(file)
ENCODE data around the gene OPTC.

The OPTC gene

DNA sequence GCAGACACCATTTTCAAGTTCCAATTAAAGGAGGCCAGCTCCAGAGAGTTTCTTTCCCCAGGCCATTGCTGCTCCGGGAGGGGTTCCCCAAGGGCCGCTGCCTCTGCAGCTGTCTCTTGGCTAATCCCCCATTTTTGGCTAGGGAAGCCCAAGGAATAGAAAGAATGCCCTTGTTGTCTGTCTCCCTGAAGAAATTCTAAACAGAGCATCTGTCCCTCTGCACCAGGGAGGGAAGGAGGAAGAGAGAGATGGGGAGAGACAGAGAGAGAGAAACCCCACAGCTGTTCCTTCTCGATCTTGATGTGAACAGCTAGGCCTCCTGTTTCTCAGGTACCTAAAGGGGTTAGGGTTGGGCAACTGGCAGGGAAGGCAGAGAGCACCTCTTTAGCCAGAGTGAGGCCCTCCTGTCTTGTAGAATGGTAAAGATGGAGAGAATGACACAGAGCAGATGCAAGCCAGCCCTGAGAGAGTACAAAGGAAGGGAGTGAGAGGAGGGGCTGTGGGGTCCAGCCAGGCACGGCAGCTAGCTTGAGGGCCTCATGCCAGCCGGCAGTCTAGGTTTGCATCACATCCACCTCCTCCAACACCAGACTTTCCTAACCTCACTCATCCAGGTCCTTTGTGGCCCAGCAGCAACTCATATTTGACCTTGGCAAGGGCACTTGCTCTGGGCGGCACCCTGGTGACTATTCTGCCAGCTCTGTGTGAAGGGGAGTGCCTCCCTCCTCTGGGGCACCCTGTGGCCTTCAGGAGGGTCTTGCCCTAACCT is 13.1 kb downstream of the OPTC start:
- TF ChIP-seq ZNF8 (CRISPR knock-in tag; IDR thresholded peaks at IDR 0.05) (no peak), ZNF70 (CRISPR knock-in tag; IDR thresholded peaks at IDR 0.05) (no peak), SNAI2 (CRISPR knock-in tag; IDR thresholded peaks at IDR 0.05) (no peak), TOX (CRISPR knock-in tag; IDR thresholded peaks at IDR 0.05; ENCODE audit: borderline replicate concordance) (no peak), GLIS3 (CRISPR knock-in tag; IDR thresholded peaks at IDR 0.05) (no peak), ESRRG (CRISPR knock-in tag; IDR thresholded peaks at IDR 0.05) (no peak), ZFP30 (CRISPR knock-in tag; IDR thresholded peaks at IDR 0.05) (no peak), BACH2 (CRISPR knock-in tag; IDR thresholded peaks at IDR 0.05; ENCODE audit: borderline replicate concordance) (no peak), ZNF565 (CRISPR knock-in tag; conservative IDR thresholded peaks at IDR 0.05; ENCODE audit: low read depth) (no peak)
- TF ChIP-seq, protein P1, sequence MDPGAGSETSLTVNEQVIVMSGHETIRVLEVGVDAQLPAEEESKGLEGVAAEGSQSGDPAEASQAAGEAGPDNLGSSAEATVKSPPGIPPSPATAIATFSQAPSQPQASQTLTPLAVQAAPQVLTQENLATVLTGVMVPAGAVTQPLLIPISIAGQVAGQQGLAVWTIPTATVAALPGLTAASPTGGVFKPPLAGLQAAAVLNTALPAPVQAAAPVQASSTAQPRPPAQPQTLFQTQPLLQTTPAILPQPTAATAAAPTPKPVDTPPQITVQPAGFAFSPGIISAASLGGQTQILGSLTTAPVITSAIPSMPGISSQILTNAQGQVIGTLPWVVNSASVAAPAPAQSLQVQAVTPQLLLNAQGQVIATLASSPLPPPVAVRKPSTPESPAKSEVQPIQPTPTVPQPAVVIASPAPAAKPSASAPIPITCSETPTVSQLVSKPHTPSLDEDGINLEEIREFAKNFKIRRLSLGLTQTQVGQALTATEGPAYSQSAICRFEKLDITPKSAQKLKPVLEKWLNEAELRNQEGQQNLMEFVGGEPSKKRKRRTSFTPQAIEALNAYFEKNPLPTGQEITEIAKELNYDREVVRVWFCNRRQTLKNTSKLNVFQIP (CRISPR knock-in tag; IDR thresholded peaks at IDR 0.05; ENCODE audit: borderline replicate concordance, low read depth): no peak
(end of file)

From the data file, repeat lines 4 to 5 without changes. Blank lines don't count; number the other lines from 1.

- TF ChIP-seq ZNF8 (CRISPR knock-in tag; IDR thresholded peaks at IDR 0.05) (no peak), ZNF70 (CRISPR knock-in tag; IDR thresholded peaks at IDR 0.05) (no peak), SNAI2 (CRISPR knock-in tag; IDR thresholded peaks at IDR 0.05) (no peak), TOX (CRISPR knock-in tag; IDR thresholded peaks at IDR 0.05; ENCODE audit: borderline replicate concordance) (no peak), GLIS3 (CRISPR knock-in tag; IDR thresholded peaks at IDR 0.05) (no peak), ESRRG (CRISPR knock-in tag; IDR thresholded peaks at IDR 0.05) (no peak), ZFP30 (CRISPR knock-in tag; IDR thresholded peaks at IDR 0.05) (no peak), BACH2 (CRISPR knock-in tag; IDR thresholded peaks at IDR 0.05; ENCODE audit: borderline replicate concordance) (no peak), ZNF565 (CRISPR knock-in tag; conservative IDR thresholded peaks at IDR 0.05; ENCODE audit: low read depth) (no peak)
- TF ChIP-seq, protein P1, sequence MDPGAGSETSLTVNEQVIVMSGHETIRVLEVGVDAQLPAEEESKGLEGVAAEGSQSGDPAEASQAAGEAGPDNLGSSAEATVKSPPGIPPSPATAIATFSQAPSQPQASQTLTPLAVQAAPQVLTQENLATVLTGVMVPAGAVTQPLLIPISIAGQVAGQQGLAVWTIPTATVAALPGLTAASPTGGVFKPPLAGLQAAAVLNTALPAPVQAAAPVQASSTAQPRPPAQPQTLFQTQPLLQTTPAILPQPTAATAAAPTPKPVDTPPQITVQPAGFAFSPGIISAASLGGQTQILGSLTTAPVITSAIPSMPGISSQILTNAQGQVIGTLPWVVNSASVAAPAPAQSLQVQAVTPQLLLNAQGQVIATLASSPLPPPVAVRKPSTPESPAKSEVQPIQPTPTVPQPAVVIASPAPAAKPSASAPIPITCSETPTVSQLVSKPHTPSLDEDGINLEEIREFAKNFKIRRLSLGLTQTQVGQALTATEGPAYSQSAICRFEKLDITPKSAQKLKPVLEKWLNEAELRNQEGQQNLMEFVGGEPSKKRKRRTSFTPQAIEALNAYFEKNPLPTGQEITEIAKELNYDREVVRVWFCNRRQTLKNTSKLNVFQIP (CRISPR knock-in tag; IDR thresholded peaks at IDR 0.05; ENCODE audit: borderline replicate concordance, low read depth): no peak